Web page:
Is the Next iPad Shedding Weight?
Here’s a sure sign of how far science and technology have progressed: the last two generations of Apple’s (NASDAQ:AAPL) iPad will be considered “hefty” and “bulky” compared to the next generation, according to CNET. It wasn’t long ago that a computer capable of the power output of the iPad sat in a box on the floor and required a monitor about the size of a microwave — and all that would have cost you three times as much.
If your biggest complaint about the last iPad generations was that it was too thick and too heavy, the upcoming iPad 5 should address those concerns. According to a report by Digitimes, the next generation should begin production around the July timeframe, and the new 9.7-inch tablet will be from 25 percent to 33 percent lighter than its predecessor, with a thinner bezel similar to the Mini variant.
The 2,048×1,536 pixel-density Retina display will use thinner glass to contribute to the weight savings, courtesy of new touch-sensor technology. The backlight equipment has also been fiddled with, saving some weight and heft there, too. However, the third and fourth generation iPads actually put on mass over the the iPad 2, largely associated with the Retina display gear.
NPD DisplaySearch told CNET last month that “part of the thinner/lighter design will be reducing the size of the LED backlight, partly by making the display more efficient, and partly by using more efficient LEDs.” DisplaySearch also cited the likely shift to a “a film-based touch sensor.”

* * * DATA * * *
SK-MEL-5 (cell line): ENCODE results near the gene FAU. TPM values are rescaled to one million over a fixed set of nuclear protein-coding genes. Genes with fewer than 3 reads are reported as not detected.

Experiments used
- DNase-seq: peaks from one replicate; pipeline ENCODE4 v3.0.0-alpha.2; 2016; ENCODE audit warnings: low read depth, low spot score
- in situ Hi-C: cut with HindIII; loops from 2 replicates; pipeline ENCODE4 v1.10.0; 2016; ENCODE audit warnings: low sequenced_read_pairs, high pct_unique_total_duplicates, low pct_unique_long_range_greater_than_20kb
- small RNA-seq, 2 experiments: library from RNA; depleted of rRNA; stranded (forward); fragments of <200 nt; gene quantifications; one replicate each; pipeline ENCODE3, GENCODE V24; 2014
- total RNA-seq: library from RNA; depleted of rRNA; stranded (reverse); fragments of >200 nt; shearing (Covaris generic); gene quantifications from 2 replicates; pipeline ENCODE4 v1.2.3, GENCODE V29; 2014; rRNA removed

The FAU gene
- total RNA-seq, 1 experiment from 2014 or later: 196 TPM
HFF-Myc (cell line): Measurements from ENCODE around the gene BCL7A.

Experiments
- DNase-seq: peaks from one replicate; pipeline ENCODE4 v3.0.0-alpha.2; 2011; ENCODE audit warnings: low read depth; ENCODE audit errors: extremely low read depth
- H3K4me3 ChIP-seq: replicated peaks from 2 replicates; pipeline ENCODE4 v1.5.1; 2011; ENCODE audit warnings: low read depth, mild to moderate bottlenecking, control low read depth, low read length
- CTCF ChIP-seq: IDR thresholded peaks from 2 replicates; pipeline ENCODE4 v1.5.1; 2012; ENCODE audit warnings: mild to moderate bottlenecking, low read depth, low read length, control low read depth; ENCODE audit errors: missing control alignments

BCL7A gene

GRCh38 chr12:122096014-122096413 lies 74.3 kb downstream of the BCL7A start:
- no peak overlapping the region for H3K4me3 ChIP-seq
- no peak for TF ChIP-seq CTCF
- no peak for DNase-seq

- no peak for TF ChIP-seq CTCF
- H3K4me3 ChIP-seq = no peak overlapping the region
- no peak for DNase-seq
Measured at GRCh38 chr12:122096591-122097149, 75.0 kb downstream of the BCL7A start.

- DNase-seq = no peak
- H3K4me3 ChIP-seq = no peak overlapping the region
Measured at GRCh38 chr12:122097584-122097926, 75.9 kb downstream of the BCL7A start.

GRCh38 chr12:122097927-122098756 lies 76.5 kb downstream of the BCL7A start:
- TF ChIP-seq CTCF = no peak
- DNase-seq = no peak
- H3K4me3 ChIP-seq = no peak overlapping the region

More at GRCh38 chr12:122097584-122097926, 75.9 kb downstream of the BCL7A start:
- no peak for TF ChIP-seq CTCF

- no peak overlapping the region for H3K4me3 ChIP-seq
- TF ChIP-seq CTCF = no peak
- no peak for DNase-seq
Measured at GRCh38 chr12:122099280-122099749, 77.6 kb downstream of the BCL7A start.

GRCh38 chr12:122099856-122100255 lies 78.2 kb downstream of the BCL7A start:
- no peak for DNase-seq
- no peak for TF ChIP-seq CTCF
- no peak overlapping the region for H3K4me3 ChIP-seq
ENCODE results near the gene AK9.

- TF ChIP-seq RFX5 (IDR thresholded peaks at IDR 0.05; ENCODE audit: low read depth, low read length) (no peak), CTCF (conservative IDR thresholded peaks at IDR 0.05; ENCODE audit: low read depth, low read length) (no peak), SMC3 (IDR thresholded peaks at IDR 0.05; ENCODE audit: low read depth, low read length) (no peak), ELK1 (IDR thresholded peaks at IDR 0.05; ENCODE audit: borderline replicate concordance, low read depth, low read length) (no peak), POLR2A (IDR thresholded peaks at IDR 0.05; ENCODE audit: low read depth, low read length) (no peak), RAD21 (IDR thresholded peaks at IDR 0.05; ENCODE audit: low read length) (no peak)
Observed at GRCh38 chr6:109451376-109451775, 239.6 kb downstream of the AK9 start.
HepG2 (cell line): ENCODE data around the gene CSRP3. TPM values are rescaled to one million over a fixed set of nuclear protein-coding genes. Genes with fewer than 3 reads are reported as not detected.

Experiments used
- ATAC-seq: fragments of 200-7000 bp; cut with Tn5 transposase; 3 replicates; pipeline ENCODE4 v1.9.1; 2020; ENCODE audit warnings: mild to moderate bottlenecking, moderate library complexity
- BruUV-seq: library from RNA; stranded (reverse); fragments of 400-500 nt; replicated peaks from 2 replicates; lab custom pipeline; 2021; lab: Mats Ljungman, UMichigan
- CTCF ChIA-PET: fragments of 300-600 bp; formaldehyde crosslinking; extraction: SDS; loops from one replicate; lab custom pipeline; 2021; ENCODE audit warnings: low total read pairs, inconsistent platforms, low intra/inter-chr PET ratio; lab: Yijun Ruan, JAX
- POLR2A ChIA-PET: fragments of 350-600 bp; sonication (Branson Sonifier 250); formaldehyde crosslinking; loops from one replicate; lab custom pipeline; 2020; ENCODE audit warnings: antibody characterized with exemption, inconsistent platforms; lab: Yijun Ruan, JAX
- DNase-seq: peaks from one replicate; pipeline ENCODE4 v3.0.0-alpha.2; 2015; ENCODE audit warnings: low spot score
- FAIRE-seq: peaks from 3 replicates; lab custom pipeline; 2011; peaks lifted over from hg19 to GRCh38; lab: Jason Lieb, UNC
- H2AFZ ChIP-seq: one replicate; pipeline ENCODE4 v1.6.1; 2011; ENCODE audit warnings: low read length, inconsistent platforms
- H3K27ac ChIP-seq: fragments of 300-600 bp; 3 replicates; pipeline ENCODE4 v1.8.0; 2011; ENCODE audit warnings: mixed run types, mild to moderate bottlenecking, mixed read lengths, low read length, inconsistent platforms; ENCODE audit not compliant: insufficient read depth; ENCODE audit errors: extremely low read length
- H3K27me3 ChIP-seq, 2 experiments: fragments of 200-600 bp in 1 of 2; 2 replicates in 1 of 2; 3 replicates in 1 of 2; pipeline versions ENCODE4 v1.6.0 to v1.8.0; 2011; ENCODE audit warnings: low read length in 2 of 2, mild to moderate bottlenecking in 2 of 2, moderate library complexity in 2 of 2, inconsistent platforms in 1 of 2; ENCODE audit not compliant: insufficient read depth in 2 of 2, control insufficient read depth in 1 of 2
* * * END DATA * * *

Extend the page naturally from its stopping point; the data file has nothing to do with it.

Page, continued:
Digitimes is expecting monthly iPad shipments to increase to 2 million to 3 million units for the fifth generation by September, according to sources in the supply chain. Analyst Ming-Chi Kuo from KGI Securities believes that Apple must issue the next iPad as soon as it can muster, in order to maintain its lead in the tablet category. Microsoft’s (NASDAQ:MSFT) Surface tablet nabbed 7.5 percent of the tablet market in less than six months, and with a more affordable variation on the way, the Windows-based device poses a larger threat.
While Apple has historically used Spring events to reveal fresh iPads, the company has been uncharacteristically quiet this year, allowing analysts to feel around in the dark as speculations run rampant. Two prominent analysts Brian White and Gene Munster, among others, both incorrectly predicted an iPad 5 release in March or April, and now over halfway through May, no one has heard a peep.
Here’s how Apple (NASDAQ:AAPL) traded Tuesday: